I think we all probably suffer from information overload, and I know that those of us who work in publishing are often even more inundated. At this point, I’ve stopped adding to my RSS reader, and I’m actually taking off all the things I never get around to reading. And, though I love technology and all it affords us, I’m generally trying to pare down. So I was fascinated by this Ars Technica article I found this week. To sum up, Oxford University Press has created a scholarly, peer-reviewed search engine that allows users to find worthwhile articles on specific subjects. Now, instead of wading through pages and pages of Google results to find out what to read on, say, Menander of Athens, you can find out what the authorities think you need to know. And with the curators of each section listed, you can decide for yourself if they’re expert enough to trust.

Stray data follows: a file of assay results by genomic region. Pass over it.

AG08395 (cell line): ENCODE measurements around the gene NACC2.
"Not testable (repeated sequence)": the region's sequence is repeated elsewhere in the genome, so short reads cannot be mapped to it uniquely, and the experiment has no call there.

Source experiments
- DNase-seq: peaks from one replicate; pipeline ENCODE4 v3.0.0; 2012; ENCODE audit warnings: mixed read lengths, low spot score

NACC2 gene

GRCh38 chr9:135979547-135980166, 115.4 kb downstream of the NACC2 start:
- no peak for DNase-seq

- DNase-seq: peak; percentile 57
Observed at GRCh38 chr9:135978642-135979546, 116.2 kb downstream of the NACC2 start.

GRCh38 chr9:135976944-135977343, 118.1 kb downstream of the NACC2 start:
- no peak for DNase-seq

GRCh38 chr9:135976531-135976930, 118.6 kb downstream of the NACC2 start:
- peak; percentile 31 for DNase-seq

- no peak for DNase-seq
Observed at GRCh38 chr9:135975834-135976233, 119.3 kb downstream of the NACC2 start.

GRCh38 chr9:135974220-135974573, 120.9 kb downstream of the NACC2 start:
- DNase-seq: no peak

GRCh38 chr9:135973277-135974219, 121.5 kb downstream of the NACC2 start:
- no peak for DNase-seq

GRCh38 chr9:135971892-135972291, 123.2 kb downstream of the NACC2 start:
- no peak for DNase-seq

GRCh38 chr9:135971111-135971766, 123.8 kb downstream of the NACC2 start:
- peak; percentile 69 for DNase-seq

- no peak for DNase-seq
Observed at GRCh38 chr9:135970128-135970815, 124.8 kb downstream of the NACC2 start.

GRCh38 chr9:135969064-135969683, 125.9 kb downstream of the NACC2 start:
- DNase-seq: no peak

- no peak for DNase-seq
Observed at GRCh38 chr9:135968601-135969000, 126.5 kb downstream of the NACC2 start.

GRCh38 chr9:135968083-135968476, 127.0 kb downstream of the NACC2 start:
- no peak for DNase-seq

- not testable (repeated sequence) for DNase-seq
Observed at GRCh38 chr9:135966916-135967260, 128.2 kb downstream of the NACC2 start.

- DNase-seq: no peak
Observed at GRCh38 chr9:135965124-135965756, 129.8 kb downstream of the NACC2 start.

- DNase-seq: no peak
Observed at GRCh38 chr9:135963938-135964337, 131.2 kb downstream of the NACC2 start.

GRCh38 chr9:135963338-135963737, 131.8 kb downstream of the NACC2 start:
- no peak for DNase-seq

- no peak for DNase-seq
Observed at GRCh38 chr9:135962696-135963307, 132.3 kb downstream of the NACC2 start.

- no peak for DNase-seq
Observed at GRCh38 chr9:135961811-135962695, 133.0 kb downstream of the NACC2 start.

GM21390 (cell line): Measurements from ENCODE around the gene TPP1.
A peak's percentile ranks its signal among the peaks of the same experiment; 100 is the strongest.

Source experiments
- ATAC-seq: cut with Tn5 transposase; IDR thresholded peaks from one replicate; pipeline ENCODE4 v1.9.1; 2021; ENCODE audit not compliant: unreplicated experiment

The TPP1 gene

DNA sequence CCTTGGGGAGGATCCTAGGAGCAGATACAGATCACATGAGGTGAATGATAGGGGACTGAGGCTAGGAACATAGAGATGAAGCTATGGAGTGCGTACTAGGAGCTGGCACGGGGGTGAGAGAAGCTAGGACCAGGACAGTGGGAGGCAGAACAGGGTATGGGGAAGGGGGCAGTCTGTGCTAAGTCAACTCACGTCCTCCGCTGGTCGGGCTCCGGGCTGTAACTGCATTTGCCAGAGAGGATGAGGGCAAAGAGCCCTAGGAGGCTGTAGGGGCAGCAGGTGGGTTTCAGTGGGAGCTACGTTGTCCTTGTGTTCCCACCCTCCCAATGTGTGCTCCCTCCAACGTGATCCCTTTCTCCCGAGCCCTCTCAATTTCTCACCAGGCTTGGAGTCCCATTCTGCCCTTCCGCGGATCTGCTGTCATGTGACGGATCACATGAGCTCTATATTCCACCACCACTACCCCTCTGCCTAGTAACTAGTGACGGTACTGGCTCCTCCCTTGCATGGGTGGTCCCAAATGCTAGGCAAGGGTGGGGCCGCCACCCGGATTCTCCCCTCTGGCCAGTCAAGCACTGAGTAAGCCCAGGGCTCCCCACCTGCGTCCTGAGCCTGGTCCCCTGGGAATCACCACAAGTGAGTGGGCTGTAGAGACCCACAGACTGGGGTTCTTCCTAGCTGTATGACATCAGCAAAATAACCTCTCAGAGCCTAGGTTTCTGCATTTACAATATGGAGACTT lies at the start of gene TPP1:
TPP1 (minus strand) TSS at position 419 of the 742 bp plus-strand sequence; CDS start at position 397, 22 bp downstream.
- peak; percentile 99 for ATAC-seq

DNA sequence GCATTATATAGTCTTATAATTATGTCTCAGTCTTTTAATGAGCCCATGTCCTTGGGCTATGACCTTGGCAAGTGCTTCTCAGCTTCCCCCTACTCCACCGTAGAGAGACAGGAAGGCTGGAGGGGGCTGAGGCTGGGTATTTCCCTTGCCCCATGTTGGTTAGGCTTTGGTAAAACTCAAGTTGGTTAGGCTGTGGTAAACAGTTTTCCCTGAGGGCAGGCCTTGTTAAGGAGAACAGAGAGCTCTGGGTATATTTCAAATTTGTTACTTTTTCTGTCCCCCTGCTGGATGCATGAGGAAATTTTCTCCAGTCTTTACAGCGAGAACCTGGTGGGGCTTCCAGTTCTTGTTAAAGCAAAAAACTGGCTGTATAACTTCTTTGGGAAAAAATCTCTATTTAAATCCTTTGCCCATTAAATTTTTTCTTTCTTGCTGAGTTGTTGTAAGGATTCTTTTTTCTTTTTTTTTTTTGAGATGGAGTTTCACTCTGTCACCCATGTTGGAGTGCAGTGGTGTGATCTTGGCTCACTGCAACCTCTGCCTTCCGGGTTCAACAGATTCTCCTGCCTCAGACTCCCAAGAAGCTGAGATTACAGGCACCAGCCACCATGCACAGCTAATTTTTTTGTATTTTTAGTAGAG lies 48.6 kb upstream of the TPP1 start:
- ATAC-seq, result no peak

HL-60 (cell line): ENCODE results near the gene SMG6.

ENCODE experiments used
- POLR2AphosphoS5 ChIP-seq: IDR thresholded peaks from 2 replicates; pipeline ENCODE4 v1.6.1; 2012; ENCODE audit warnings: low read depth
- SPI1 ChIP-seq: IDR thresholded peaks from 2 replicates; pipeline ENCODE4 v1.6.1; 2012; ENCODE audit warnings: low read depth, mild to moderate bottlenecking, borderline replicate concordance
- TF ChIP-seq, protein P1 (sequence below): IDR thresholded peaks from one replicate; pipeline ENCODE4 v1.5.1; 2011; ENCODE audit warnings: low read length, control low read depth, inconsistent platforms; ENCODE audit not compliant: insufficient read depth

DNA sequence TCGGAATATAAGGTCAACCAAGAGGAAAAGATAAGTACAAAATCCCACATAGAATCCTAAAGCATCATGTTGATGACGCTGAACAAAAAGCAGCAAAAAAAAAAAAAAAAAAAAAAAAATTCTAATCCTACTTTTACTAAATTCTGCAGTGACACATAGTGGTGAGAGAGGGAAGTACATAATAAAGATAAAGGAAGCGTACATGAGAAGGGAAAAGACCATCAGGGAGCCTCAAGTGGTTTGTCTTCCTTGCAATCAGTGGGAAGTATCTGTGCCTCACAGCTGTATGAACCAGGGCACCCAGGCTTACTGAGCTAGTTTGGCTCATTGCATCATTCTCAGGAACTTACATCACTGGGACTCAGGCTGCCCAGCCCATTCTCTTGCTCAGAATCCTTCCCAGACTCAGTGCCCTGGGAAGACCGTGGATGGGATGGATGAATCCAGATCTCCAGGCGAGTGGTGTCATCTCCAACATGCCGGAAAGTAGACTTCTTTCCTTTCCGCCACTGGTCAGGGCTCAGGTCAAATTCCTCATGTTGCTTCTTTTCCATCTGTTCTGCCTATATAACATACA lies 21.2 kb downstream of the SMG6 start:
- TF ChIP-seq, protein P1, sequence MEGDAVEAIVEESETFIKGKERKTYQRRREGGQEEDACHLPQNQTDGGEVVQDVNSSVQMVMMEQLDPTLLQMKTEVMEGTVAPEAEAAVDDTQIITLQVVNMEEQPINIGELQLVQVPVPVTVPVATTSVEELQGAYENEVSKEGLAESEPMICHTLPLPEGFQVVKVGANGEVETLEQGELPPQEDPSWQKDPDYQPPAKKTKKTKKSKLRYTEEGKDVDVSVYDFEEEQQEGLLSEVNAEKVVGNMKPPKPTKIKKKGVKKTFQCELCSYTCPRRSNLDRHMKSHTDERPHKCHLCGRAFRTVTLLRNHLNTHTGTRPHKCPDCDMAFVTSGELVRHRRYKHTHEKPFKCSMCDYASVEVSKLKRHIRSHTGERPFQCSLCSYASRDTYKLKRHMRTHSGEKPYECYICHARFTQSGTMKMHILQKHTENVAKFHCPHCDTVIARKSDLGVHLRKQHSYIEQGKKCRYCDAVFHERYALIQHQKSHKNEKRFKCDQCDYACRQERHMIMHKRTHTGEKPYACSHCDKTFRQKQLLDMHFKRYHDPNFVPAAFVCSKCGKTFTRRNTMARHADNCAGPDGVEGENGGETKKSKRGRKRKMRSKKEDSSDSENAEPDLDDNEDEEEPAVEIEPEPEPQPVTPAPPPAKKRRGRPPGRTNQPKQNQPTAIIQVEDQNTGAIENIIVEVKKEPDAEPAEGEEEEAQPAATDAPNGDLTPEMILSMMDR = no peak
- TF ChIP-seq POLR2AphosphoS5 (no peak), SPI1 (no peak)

And while that’s publishing-related enough to mention, it brought to mind some of the ongoing discussion about the future of trade publishing. There’s been talk lately that publishers are on the way out, as authors can now just publish directly through several ebook and POD options. But with statistics like the most recent ones from Bowker stating that over 1,000,000 titles were published last year, I believe publishers and editors become all the more necessary. No one has time to find what they want out of a million titles, so readers will expect someone to help direct them and narrow their choices. That job is going to fall to publishers, their imprints and their editors, all of whose names will be more important in the future as readers will expect that each name means something. It’s not just the amazing editorial, design, publicity and marketing that publishers bring to the table; it’s also the simple act of separating the wheat from the chaff. In a world of information overload, it’s hard to put a price on that service.
But am I just being a publishing Pollyanna? I’d love to hear your thoughts on the matter.